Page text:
In opposition to the rule of thin, he has offered the sensuality of plus sizes, and sent out a powerful message: Be yourself, no matter what nature has dealt you! Instead of ethereal Swedish blondes, he chooses models with character. For his runway shows, he started to hold open casting calls, recruiting with classified ads that read: "Non-conformist designer seeks unusual models—the conventionally pretty need not apply."

In the early 1980s, Jean Paul Gaultier began introducing a diversity of genres, a wide range of looks that encompassed even the hypersexualized and the transgendered. As a child who had suffered from his "different" sexual identity, he offered one and all the freedom to choose their own, whether "butch," "boy toy," or anything in between. In the summer of 1985, the designer wrote a new page in the history of fashion with his A Wardrobe for Two collection, reflecting his investigation of masculine, feminine, androgynous and alternative conventions. He proposed a post-macho look with the skirt for men, which once again lent credibility to an item of clothing that, in ancient times and other cultures, had been entirely accepted.

Following from that, Gaultier created "men's couture." With The Modern Man, a haute couture collection that still remains unique, the male wardrobe was enriched by delicate, sophisticated materials. The Gaultier style features a blend of the classic and the unconventional, a mixture of rock and tradition that has inspired most of his collections. It gives men a new right, that of appealing through the expression of their fragility and sensitivity—something women seem to appreciate.

In stark contrast, he showed a woman capable of asserting the "masculine" side of her personality. For her 2006 Confessions Tour, he turned Madonna into an equestrian dominatrix surrounded by harness-bound "slave" dancers. His work has been marked by many allusions to bondage and the X-rated, with latex, leather, fishnet and other sadomasochistic paraphernalia dressing his new-style horsewomen in "ready-for-sex" designs, close by-products of late 1970s power dressing, that some have found outrageous and others sublimely elegant.

4. Punk Cancan

Jean Paul Gaultier was born in the suburbs of Paris, but his heart beats to the rhythm of both rough-and-ready Paris and rock-attitude London. He is fascinated by the Paris of the Belle Époque and the interwar years, the Paris of Toulouse-Lautrec and the Moulin Rouge, the colorful throngs crowding the streets of the Barbès area and, of course, the Eiffel Tower. He loves the postcard Paris that calls to mind the Parisians in Brassaï photographs, the denizens of the city's bistros and cabarets. These many visions of Paris set the scene for the multifaceted character whom Jean Paul Gaultier unflaggingly pays court to: the Parisienne.

La Goulue, Arletty, Micheline Presle and Juliette Greco are his icons. He gives new twists to their classic accoutrements—beret, trench coat, cigarette holder, houndstooth checks, gingham, and baguette. He contrasts The Uptight Charm of the Bourgeoisie (fall/winter 1985-1986) with the sass of The Concierge is in the Staircase (spring/summer 1988). His Parisienne alternately morphs into a 1940s existentialist or a 1950s couture customer, nonchalantly moving between the Paris of the multiethnic suburbs and the glittering circles of high society. By combining those opposite worlds, he ennobles mundane garments and derides the smugness of conventional good taste.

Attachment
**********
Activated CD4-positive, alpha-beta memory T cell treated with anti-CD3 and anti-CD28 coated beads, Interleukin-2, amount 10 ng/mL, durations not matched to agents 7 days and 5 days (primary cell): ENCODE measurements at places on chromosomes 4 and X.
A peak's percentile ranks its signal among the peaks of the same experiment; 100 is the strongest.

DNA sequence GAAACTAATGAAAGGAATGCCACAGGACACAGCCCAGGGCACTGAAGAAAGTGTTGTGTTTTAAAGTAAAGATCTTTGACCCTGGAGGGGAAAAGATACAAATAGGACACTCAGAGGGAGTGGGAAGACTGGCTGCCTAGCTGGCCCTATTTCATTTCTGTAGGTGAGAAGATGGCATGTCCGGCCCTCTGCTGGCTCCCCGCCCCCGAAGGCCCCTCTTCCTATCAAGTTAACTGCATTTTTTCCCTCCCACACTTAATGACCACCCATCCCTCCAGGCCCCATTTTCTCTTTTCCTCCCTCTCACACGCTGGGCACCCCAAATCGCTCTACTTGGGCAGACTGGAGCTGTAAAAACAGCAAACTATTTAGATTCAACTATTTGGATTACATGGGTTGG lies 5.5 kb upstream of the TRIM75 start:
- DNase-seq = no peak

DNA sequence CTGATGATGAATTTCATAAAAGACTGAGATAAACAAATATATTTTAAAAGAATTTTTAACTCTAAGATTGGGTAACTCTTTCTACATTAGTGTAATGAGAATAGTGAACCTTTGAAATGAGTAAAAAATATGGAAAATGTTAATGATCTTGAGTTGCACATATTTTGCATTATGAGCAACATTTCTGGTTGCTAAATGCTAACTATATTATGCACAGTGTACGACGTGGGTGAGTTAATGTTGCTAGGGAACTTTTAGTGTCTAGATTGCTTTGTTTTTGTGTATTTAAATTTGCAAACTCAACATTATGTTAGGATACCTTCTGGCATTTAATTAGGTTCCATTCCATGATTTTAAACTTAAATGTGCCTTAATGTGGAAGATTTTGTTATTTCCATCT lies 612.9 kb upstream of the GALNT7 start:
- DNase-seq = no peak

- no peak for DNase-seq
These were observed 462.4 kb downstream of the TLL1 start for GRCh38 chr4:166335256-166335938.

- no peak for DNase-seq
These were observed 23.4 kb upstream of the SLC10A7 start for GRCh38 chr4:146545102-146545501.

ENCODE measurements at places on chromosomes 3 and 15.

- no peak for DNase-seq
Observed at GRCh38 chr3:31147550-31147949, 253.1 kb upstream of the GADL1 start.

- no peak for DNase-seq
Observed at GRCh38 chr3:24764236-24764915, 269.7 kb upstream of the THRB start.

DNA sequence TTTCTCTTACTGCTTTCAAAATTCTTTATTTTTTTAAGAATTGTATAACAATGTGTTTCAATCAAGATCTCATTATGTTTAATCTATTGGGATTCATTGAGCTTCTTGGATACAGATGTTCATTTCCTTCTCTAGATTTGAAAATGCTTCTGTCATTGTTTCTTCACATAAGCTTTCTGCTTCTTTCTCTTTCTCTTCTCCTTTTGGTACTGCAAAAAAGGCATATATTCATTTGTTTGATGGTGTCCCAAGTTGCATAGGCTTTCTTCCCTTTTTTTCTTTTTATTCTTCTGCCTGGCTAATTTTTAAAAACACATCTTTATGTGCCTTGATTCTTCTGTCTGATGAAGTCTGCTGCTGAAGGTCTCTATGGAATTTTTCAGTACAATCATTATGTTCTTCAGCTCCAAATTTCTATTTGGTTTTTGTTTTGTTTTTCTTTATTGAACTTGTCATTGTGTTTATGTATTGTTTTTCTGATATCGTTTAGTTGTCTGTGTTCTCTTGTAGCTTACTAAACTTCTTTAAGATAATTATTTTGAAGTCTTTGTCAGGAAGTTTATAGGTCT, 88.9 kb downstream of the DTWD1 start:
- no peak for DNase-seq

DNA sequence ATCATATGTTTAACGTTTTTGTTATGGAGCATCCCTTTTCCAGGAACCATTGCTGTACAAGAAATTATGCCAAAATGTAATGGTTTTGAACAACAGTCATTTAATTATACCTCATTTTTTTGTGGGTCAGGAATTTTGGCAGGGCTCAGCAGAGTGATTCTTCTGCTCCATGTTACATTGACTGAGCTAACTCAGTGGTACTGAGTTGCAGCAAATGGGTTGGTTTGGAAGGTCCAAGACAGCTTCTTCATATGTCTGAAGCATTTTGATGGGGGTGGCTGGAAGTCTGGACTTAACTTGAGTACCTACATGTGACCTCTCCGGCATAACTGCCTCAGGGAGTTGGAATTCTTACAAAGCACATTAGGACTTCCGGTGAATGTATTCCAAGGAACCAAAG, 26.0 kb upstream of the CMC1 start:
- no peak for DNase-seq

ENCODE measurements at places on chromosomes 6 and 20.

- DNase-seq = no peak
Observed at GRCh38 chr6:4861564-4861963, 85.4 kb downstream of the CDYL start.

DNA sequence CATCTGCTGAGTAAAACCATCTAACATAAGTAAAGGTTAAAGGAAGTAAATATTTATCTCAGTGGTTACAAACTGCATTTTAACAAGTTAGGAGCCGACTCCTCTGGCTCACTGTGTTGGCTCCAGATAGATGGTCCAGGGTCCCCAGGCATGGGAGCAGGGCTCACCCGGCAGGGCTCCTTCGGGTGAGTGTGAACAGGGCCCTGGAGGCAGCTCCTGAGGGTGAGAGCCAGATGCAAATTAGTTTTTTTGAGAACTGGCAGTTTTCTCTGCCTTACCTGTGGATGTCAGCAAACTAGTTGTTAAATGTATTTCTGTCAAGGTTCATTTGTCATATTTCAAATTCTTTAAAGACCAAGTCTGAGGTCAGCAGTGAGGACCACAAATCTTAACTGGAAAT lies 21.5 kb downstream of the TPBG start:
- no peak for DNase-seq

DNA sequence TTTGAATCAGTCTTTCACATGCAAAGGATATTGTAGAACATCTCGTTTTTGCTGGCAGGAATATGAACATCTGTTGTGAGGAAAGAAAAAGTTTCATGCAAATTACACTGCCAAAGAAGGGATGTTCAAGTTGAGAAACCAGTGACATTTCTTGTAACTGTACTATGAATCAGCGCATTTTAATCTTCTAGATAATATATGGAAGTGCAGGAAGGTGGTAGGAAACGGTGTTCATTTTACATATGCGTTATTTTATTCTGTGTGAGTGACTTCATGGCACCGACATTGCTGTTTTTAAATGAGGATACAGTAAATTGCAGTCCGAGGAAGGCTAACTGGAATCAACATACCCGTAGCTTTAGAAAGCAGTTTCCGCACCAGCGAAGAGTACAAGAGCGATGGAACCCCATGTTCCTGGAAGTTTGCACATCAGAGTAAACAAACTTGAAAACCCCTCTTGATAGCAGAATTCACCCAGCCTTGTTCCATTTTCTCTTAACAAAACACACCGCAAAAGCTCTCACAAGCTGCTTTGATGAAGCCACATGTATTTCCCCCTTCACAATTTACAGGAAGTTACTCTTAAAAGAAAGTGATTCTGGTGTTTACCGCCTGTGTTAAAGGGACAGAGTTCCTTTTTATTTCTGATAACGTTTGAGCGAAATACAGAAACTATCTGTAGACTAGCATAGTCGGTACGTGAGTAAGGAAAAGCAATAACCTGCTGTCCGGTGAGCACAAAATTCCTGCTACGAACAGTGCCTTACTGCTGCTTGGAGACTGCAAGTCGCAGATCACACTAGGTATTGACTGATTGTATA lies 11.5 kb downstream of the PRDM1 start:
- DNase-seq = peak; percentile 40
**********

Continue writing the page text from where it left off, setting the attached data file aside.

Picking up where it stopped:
An apprentice couturier with Cardin in 1970 and 1974, Jean Paul Gaultier then became an independent designer and interpreter of societal turmoil. In January 1997, he returned to the elite ranks of his profession by opening his own couture house, a bold decision to ensure the continuity of haute couture's fine crafts and tradition. In 2004, the Jean Paul Gaultier headquarters was set up in Paris's 3rd arrondissement, in the former Palais des arts de l'Avenir du prolétariat, far from the city's middle-class neighborhoods and other couture houses.

As a child, he listened to his grandmother tell stories about life during the war. Women were already recycling then, to cope with the prevailing shortages: men's suits were altered for women; pants became skirts. By enriching recycled objects, Jean Paul Gaultier made them magnificent. Sumptuous linings turned military garments into formal attire, while evening gowns sprang from camouflage-print fabrics.

Traveling to London in the early 1970s, he got his first look at the styles adopted by the punks of Trafalgar Square, whose alternative artistry would stimulate new aesthetic codes. Punk's antimaterialist principles would have an influence on the designer, enabling him to explore a nonconformist fashion. He found inspiration and new materials in the energy of London's streets, Vivienne Westwood and Malcolm McLaren's SEX boutique and, with David Bowie and his alter ego Ziggy Stardust at its head, the glam rock movement. A couturier with a punk soul, he adopted the concepts of recycling and the offbeat, penury forcing him to be inventive. The total rebellion, the trash, "destroy" look appealed to him: "…the raw side of punk, with its Mohawk haircuts, almost tribal makeup, allusions to sex, torn fishnet stockings, black, kilts, bondage straps, mixing of genders and materials—all that spoke to me, suiting me much better than some of the ossified conventions of the couture."

5. Urban Jungle

Fascinated by differences, Jean Paul Gaultier sees stylistic hunting grounds in those realms untouched by the hallowed halls of fashion. Transposing, reappropriating and assembling, he gives shape to transborder crossfertilization. Societies and individuals separated by language, custom and geography merge into a world whose passports proclaim "Planet Gaultier." Through his designs, the couturier orchestrates an intercultural dialogue.